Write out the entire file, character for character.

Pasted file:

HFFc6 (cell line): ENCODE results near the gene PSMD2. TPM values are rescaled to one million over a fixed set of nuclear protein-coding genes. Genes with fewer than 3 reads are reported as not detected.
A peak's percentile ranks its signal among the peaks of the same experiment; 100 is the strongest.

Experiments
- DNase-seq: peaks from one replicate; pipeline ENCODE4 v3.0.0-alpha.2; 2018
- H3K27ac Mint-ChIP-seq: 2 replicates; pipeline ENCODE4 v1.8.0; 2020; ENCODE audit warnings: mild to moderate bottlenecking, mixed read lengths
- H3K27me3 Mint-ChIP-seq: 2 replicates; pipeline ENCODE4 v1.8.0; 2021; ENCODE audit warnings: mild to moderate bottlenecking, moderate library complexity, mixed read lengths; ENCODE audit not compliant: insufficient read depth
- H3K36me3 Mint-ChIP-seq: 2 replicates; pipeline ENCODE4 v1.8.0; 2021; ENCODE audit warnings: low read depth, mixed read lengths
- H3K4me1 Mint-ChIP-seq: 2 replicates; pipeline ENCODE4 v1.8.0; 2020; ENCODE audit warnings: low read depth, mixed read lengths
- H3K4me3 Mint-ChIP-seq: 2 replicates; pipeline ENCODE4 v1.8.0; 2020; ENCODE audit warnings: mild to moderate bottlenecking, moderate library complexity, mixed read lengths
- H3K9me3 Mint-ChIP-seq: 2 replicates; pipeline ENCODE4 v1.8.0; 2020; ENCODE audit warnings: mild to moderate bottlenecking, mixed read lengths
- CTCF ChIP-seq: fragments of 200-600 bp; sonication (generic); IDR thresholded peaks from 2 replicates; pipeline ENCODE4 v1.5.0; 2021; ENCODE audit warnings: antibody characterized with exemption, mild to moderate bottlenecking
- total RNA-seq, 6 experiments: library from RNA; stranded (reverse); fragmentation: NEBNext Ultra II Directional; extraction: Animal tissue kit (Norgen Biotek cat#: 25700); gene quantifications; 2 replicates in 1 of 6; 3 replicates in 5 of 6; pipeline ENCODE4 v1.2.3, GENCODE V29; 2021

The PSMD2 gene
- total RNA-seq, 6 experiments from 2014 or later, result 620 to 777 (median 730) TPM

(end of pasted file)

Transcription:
HFFc6 (cell line): ENCODE results near the gene PSMD2. TPM values are rescaled to one million over a fixed set of nuclear protein-coding genes. Genes with fewer than 3 reads are reported as not detected.
A peak's percentile ranks its signal among the peaks of the same experiment; 100 is the strongest.

Experiments
- DNase-seq: peaks from one replicate; pipeline ENCODE4 v3.0.0-alpha.2; 2018
- H3K27ac Mint-ChIP-seq: 2 replicates; pipeline ENCODE4 v1.8.0; 2020; ENCODE audit warnings: mild to moderate bottlenecking, mixed read lengths
- H3K27me3 Mint-ChIP-seq: 2 replicates; pipeline ENCODE4 v1.8.0; 2021; ENCODE audit warnings: mild to moderate bottlenecking, moderate library complexity, mixed read lengths; ENCODE audit not compliant: insufficient read depth
- H3K36me3 Mint-ChIP-seq: 2 replicates; pipeline ENCODE4 v1.8.0; 2021; ENCODE audit warnings: low read depth, mixed read lengths
- H3K4me1 Mint-ChIP-seq: 2 replicates; pipeline ENCODE4 v1.8.0; 2020; ENCODE audit warnings: low read depth, mixed read lengths
- H3K4me3 Mint-ChIP-seq: 2 replicates; pipeline ENCODE4 v1.8.0; 2020; ENCODE audit warnings: mild to moderate bottlenecking, moderate library complexity, mixed read lengths
- H3K9me3 Mint-ChIP-seq: 2 replicates; pipeline ENCODE4 v1.8.0; 2020; ENCODE audit warnings: mild to moderate bottlenecking, mixed read lengths
- CTCF ChIP-seq: fragments of 200-600 bp; sonication (generic); IDR thresholded peaks from 2 replicates; pipeline ENCODE4 v1.5.0; 2021; ENCODE audit warnings: antibody characterized with exemption, mild to moderate bottlenecking
- total RNA-seq, 6 experiments: library from RNA; stranded (reverse); fragmentation: NEBNext Ultra II Directional; extraction: Animal tissue kit (Norgen Biotek cat#: 25700); gene quantifications; 2 replicates in 1 of 6; 3 replicates in 5 of 6; pipeline ENCODE4 v1.2.3, GENCODE V29; 2021

The PSMD2 gene
- total RNA-seq, 6 experiments from 2014 or later, result 620 to 777 (median 730) TPM